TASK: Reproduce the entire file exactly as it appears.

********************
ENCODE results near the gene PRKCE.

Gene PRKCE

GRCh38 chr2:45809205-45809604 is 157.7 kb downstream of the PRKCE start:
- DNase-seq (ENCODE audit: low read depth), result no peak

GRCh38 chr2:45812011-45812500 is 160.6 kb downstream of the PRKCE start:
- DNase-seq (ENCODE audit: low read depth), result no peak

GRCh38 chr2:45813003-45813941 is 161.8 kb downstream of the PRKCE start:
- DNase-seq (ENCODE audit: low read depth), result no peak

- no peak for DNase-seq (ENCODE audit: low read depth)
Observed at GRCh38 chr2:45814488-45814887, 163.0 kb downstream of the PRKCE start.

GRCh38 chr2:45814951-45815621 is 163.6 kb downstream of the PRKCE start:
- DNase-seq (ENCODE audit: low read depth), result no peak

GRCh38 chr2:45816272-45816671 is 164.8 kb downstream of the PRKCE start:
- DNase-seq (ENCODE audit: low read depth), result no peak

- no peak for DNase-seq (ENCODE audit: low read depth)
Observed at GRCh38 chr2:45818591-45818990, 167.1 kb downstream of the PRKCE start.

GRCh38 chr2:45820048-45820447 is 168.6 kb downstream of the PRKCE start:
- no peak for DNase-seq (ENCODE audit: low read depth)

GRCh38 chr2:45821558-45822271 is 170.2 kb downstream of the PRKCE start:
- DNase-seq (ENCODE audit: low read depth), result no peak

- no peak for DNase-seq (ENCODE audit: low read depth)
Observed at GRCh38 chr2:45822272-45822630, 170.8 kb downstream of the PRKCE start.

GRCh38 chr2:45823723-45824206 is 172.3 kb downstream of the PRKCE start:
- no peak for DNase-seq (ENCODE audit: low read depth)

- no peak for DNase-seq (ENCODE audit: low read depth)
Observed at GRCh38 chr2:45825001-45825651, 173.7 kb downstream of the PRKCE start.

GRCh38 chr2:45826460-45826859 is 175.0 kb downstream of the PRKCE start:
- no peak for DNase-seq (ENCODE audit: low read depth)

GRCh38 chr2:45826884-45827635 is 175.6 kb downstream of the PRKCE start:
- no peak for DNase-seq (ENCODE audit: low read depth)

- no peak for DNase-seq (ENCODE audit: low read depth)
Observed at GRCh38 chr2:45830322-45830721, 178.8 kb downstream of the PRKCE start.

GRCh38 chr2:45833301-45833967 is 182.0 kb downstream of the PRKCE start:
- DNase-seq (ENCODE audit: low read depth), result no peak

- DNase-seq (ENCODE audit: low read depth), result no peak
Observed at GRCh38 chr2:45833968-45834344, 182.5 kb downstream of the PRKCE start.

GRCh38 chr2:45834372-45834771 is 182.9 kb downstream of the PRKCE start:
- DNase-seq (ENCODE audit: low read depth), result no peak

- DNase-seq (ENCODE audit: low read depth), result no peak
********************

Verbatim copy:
ENCODE results near the gene PRKCE.

Gene PRKCE

GRCh38 chr2:45809205-45809604 is 157.7 kb downstream of the PRKCE start:
- DNase-seq (ENCODE audit: low read depth), result no peak

GRCh38 chr2:45812011-45812500 is 160.6 kb downstream of the PRKCE start:
- DNase-seq (ENCODE audit: low read depth), result no peak

GRCh38 chr2:45813003-45813941 is 161.8 kb downstream of the PRKCE start:
- DNase-seq (ENCODE audit: low read depth), result no peak

- no peak for DNase-seq (ENCODE audit: low read depth)
Observed at GRCh38 chr2:45814488-45814887, 163.0 kb downstream of the PRKCE start.

GRCh38 chr2:45814951-45815621 is 163.6 kb downstream of the PRKCE start:
- DNase-seq (ENCODE audit: low read depth), result no peak

GRCh38 chr2:45816272-45816671 is 164.8 kb downstream of the PRKCE start:
- DNase-seq (ENCODE audit: low read depth), result no peak

- no peak for DNase-seq (ENCODE audit: low read depth)
Observed at GRCh38 chr2:45818591-45818990, 167.1 kb downstream of the PRKCE start.

GRCh38 chr2:45820048-45820447 is 168.6 kb downstream of the PRKCE start:
- no peak for DNase-seq (ENCODE audit: low read depth)

GRCh38 chr2:45821558-45822271 is 170.2 kb downstream of the PRKCE start:
- DNase-seq (ENCODE audit: low read depth), result no peak

- no peak for DNase-seq (ENCODE audit: low read depth)
Observed at GRCh38 chr2:45822272-45822630, 170.8 kb downstream of the PRKCE start.

GRCh38 chr2:45823723-45824206 is 172.3 kb downstream of the PRKCE start:
- no peak for DNase-seq (ENCODE audit: low read depth)

- no peak for DNase-seq (ENCODE audit: low read depth)
Observed at GRCh38 chr2:45825001-45825651, 173.7 kb downstream of the PRKCE start.

GRCh38 chr2:45826460-45826859 is 175.0 kb downstream of the PRKCE start:
- no peak for DNase-seq (ENCODE audit: low read depth)

GRCh38 chr2:45826884-45827635 is 175.6 kb downstream of the PRKCE start:
- no peak for DNase-seq (ENCODE audit: low read depth)

- no peak for DNase-seq (ENCODE audit: low read depth)
Observed at GRCh38 chr2:45830322-45830721, 178.8 kb downstream of the PRKCE start.

GRCh38 chr2:45833301-45833967 is 182.0 kb downstream of the PRKCE start:
- DNase-seq (ENCODE audit: low read depth), result no peak

- DNase-seq (ENCODE audit: low read depth), result no peak
Observed at GRCh38 chr2:45833968-45834344, 182.5 kb downstream of the PRKCE start.

GRCh38 chr2:45834372-45834771 is 182.9 kb downstream of the PRKCE start:
- DNase-seq (ENCODE audit: low read depth), result no peak

- DNase-seq (ENCODE audit: low read depth), result no peak